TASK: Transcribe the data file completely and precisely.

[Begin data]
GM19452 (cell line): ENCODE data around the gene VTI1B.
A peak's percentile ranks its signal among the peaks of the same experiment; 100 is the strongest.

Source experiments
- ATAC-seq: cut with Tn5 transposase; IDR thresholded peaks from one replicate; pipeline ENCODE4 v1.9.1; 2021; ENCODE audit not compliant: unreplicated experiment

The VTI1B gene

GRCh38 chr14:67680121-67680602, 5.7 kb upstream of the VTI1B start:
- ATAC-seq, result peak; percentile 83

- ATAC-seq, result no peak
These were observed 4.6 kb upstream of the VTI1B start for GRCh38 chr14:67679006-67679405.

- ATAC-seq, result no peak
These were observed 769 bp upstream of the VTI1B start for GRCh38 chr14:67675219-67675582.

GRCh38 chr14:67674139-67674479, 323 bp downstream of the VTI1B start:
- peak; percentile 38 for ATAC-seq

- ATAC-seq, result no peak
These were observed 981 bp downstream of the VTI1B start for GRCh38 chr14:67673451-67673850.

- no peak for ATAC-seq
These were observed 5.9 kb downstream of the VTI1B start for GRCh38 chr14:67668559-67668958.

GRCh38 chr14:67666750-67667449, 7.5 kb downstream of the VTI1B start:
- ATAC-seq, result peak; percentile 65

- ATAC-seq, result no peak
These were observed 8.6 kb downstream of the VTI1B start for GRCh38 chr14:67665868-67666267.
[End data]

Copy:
GM19452 (cell line): ENCODE data around the gene VTI1B.
A peak's percentile ranks its signal among the peaks of the same experiment; 100 is the strongest.

Source experiments
- ATAC-seq: cut with Tn5 transposase; IDR thresholded peaks from one replicate; pipeline ENCODE4 v1.9.1; 2021; ENCODE audit not compliant: unreplicated experiment

The VTI1B gene

GRCh38 chr14:67680121-67680602, 5.7 kb upstream of the VTI1B start:
- ATAC-seq, result peak; percentile 83

- ATAC-seq, result no peak
These were observed 4.6 kb upstream of the VTI1B start for GRCh38 chr14:67679006-67679405.

- ATAC-seq, result no peak
These were observed 769 bp upstream of the VTI1B start for GRCh38 chr14:67675219-67675582.

GRCh38 chr14:67674139-67674479, 323 bp downstream of the VTI1B start:
- peak; percentile 38 for ATAC-seq

- ATAC-seq, result no peak
These were observed 981 bp downstream of the VTI1B start for GRCh38 chr14:67673451-67673850.

- no peak for ATAC-seq
These were observed 5.9 kb downstream of the VTI1B start for GRCh38 chr14:67668559-67668958.

GRCh38 chr14:67666750-67667449, 7.5 kb downstream of the VTI1B start:
- ATAC-seq, result peak; percentile 65

- ATAC-seq, result no peak
These were observed 8.6 kb downstream of the VTI1B start for GRCh38 chr14:67665868-67666267.